This being said.  Please bear with me as I try to find my voice again. I feel a bit like Peter Pan with his wayward shadow.  It is out there somewhere.  I. Just. Have. To. Find. It.

I’ve also been left with stacks of really great art, and no idea what to do with it.  I may be turning to all of you for some advice once I get an idea of how to part with these pieces…if I can part with it.

Art is a funny thing.  I feel deeply that it is meant to be shared, for what good is a vision no one else sees.  Why put pen to paper or brush to canvas unless you want to share your vision with someone else.  Right?  However, as an artist I feel particularly vulnerable whenever I let someone look at my pieces, much less go home with them.  Luckily, I’m convinced I’m not alone in this. (Thank you Amanda Palmer for The Art of Asking.  I’ll tell you guys more about that one a little later.) I also need to part with some of this so I can make room for more new pieces. (My house should not overflow with stuff.)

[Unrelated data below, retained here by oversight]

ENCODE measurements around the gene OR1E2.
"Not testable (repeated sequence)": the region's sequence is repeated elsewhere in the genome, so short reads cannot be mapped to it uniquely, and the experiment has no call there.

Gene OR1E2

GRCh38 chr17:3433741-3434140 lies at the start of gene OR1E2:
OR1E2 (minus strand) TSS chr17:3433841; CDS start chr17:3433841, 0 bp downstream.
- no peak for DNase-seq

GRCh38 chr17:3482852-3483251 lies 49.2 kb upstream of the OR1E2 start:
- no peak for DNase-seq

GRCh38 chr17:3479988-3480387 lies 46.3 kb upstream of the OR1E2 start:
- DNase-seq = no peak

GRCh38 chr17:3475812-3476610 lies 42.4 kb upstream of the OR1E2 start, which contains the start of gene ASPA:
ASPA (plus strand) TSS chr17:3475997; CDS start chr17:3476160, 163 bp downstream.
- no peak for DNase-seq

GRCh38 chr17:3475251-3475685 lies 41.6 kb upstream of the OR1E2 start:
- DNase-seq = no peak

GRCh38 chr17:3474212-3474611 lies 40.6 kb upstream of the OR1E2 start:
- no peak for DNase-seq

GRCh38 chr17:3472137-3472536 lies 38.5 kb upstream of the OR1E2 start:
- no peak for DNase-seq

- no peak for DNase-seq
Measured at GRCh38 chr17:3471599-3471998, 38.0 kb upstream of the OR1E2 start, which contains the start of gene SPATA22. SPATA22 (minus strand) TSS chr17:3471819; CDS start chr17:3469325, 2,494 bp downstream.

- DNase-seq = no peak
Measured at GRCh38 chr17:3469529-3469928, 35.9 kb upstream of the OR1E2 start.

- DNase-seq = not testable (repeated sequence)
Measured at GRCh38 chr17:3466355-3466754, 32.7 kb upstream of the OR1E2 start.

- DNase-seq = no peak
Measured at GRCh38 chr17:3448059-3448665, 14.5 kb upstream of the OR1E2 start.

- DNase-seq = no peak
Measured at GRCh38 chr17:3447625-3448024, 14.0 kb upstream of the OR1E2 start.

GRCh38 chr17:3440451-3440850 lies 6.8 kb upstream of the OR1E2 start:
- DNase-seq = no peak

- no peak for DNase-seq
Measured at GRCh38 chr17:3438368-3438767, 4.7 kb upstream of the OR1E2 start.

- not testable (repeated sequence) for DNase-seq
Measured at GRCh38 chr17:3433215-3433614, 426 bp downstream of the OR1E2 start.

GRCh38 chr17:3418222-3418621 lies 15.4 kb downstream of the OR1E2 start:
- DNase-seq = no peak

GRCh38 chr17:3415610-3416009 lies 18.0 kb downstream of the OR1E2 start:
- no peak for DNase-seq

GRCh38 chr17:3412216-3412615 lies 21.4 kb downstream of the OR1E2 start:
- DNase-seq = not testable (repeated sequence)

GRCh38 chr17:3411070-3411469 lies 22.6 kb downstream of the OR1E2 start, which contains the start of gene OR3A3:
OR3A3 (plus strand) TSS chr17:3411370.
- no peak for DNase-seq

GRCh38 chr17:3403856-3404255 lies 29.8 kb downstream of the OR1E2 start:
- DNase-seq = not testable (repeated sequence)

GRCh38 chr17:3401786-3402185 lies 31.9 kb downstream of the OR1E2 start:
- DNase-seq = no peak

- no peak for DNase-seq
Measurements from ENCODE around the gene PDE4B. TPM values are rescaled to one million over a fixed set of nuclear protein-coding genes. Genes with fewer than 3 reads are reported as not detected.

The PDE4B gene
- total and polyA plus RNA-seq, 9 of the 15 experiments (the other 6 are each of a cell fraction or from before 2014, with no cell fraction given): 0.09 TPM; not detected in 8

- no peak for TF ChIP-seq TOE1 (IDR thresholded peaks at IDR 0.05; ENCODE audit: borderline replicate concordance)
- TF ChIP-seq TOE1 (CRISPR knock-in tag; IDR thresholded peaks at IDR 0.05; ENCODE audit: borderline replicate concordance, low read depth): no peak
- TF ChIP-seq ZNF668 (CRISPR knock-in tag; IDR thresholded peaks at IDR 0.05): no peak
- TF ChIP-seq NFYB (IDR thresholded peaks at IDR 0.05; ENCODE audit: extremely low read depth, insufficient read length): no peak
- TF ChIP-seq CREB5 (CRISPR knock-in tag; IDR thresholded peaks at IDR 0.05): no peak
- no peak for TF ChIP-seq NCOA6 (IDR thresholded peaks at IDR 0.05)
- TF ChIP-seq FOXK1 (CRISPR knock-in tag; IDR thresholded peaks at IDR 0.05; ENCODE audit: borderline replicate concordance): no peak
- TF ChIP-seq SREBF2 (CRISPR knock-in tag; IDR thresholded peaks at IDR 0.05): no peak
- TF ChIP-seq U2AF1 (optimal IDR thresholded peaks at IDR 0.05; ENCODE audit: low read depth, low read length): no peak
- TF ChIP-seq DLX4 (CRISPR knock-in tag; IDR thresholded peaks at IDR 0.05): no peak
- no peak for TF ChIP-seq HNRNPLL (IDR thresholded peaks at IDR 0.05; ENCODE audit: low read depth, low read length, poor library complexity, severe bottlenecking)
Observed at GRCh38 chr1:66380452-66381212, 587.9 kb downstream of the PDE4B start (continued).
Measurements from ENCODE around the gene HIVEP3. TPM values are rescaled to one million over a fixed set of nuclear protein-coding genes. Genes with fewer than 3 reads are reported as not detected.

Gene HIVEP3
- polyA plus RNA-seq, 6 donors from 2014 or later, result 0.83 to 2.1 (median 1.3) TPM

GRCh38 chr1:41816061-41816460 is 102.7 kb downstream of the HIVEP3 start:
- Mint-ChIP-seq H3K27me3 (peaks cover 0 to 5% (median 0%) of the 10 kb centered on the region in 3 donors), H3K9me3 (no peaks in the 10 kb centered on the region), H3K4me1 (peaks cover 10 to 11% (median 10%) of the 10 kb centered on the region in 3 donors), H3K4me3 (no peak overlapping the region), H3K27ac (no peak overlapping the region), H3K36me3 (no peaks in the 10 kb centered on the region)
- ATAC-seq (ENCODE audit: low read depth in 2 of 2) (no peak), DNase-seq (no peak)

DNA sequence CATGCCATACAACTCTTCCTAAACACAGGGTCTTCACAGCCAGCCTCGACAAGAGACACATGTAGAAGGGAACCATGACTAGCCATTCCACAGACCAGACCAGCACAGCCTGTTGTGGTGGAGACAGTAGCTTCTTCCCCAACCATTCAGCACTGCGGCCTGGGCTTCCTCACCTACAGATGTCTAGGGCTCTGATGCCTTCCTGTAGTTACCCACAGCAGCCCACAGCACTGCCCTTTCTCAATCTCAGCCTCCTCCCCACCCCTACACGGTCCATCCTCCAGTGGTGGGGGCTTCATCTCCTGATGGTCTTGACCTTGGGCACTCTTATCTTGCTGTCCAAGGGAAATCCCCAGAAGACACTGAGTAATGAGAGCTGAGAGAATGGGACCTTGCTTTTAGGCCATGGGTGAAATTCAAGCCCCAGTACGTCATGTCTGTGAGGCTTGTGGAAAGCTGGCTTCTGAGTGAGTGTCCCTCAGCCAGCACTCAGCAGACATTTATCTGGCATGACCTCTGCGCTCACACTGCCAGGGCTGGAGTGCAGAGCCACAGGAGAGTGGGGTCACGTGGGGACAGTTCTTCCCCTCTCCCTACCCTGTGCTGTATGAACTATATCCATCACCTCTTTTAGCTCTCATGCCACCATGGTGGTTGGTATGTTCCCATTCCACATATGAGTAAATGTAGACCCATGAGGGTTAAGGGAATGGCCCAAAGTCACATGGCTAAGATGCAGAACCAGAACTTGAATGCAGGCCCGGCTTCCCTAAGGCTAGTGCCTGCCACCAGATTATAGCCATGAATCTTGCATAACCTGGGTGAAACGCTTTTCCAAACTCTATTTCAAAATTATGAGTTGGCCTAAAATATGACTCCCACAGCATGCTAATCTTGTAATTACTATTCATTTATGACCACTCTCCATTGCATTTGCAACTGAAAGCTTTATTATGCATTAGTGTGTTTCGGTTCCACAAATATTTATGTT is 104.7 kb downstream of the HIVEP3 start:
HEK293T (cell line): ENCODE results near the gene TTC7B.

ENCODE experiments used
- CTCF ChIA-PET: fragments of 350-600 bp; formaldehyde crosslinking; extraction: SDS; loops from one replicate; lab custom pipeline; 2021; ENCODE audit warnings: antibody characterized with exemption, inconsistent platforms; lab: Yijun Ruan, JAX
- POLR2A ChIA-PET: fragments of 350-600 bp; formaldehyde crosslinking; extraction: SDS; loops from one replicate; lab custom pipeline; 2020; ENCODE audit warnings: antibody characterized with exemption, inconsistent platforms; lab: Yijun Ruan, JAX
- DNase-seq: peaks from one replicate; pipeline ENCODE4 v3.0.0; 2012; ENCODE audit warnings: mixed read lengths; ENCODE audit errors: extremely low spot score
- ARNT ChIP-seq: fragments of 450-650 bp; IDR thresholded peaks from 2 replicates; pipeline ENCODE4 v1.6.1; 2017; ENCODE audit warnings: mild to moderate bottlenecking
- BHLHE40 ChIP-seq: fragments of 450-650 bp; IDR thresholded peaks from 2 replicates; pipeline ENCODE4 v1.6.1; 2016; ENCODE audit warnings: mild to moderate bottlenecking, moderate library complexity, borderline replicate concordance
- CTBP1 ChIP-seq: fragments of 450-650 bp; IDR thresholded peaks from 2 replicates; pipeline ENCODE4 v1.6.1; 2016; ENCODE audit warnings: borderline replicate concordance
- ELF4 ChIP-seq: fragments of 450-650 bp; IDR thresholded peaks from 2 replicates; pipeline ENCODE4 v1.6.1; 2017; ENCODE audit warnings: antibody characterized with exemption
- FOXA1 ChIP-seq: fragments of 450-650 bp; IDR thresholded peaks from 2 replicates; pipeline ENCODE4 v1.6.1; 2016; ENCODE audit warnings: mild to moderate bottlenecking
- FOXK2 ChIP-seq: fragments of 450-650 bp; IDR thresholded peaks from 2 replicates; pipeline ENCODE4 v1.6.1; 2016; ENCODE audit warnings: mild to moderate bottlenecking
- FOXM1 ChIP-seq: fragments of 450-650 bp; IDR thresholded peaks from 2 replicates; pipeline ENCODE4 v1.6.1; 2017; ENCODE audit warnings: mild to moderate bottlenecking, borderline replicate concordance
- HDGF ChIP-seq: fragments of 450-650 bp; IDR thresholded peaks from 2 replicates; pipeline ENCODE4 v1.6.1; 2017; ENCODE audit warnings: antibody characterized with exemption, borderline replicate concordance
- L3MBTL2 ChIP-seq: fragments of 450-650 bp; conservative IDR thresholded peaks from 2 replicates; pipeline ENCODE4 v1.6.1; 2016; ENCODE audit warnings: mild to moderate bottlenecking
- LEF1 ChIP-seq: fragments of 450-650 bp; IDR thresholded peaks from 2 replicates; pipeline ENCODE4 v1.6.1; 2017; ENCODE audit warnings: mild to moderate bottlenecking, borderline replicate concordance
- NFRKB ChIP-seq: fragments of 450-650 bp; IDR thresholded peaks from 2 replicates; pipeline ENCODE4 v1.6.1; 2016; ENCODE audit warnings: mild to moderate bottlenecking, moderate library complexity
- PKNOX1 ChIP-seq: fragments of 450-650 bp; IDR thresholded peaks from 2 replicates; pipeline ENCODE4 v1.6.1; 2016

Life ate my brain for a while.  I’m sorry.  I think it is better now.  I hope.  Maybe?
‘Til next time,

Jessica


Neil Gaiman Talks: What ifs, Why fors, and Hows

Have I mentioned lately that I love Twitter?  Well, I do.  I find some of the greatest stuff there!  For example, today I haven’t even been on Twitter, but I got an email from them with tweets I may be interested in.  (You know the one I’m talking about).  Typically, I just delete the email and move on.  Really, I get too many emails (especially since I started applying for jobs online, 30 emails a day with results from job searches!).  This time the title Neil Gaiman Follows the Guiding Light of Instinct caught my attention, and I opened it up.  My mom may read this and see a bit of inspiration from him in the story I just gave her to edit (it is based on something her sister told her that scared her when she was little.  Oh yeah, she’s thrilled to be my editor on this one). Seriously though, I love reading his stuff.  The Ocean at the End of the LaneFragile ThingsStardust, Smoke & Mirrors…really, I haven’t found anything I didn’t enjoy.